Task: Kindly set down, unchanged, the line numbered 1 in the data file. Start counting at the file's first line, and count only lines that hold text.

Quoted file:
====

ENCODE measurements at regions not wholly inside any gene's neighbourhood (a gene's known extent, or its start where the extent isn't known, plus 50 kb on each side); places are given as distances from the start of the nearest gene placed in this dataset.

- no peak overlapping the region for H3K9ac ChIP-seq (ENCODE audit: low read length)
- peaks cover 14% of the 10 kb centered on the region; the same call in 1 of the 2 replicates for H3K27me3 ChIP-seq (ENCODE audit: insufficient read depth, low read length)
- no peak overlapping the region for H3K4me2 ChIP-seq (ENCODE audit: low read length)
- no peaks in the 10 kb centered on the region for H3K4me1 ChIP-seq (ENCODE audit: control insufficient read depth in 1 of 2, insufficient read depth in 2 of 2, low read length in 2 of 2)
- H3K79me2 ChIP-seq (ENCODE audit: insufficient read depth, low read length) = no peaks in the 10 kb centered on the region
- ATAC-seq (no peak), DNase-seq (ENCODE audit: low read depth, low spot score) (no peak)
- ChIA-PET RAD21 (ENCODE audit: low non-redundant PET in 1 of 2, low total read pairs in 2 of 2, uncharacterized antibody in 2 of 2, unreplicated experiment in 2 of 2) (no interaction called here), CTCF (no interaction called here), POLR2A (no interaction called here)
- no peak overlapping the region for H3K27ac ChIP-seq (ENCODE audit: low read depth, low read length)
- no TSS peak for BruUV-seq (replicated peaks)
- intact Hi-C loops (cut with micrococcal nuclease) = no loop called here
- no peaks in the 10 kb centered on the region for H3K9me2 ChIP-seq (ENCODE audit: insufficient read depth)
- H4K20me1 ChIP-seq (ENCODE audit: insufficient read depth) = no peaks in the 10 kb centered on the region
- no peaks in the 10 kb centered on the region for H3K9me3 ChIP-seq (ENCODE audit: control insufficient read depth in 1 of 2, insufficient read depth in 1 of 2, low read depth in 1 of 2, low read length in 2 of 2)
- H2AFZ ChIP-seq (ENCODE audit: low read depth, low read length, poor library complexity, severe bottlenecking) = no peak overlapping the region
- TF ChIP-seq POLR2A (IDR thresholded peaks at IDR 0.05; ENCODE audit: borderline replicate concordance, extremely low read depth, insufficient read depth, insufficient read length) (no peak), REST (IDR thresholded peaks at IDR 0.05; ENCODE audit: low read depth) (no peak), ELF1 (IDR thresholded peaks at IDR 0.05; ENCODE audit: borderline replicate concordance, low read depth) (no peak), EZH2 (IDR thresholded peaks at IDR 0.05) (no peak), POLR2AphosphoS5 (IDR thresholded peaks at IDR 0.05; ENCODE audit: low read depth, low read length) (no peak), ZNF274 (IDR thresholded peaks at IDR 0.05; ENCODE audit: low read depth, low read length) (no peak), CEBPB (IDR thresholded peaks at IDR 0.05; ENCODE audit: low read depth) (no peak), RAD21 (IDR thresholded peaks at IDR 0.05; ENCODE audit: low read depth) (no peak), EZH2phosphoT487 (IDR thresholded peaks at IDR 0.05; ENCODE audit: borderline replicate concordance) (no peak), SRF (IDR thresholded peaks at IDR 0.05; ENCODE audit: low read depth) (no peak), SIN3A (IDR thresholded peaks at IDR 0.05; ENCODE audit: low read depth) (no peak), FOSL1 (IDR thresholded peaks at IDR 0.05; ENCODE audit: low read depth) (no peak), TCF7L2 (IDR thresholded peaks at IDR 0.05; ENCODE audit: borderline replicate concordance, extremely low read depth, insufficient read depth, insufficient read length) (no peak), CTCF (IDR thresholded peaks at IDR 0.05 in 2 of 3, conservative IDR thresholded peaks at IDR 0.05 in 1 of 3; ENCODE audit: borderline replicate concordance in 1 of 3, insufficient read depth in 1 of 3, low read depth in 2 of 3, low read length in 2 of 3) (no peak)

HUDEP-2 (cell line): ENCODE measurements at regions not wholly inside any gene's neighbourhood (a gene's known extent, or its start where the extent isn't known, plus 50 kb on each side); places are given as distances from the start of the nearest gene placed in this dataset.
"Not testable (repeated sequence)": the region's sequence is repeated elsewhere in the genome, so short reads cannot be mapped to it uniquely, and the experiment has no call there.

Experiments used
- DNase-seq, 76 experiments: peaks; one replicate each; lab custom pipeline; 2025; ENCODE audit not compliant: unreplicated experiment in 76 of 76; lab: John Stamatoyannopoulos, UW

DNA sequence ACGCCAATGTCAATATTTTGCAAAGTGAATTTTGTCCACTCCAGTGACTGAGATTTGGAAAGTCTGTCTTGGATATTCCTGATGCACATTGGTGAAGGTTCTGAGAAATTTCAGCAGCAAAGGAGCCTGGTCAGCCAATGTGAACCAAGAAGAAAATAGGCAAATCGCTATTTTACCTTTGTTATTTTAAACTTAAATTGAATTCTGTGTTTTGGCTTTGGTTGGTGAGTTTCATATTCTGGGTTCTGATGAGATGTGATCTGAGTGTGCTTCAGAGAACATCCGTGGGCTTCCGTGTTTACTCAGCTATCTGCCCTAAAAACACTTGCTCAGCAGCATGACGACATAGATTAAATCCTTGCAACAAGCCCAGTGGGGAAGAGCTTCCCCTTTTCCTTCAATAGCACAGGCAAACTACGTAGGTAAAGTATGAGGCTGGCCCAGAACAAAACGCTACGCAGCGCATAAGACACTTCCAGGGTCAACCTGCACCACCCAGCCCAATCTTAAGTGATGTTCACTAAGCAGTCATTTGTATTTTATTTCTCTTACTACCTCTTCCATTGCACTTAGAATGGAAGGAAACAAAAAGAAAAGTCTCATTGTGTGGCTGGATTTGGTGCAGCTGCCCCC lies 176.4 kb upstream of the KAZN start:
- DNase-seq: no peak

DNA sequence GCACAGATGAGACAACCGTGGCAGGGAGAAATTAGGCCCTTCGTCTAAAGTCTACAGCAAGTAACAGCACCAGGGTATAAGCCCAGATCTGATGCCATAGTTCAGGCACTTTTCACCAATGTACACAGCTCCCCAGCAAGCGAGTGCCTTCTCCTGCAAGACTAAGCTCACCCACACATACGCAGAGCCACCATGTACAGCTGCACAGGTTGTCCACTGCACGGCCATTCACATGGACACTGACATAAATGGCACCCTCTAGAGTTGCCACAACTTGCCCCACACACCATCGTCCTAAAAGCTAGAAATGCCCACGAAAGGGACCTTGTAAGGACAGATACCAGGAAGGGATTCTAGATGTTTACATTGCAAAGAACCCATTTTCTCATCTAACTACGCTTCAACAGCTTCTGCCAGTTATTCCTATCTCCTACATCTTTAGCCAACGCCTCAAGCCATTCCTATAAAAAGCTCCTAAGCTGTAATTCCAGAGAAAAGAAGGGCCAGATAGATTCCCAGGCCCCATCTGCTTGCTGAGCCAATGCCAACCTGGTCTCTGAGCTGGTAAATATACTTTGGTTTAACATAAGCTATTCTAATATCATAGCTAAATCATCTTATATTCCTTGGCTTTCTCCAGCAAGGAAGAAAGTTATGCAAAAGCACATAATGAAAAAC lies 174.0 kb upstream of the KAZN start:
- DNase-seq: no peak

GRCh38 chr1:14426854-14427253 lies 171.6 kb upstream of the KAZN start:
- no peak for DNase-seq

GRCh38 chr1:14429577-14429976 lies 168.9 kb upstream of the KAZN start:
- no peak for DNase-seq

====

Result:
ENCODE measurements at regions not wholly inside any gene's neighbourhood (a gene's known extent, or its start where the extent isn't known, plus 50 kb on each side); places are given as distances from the start of the nearest gene placed in this dataset.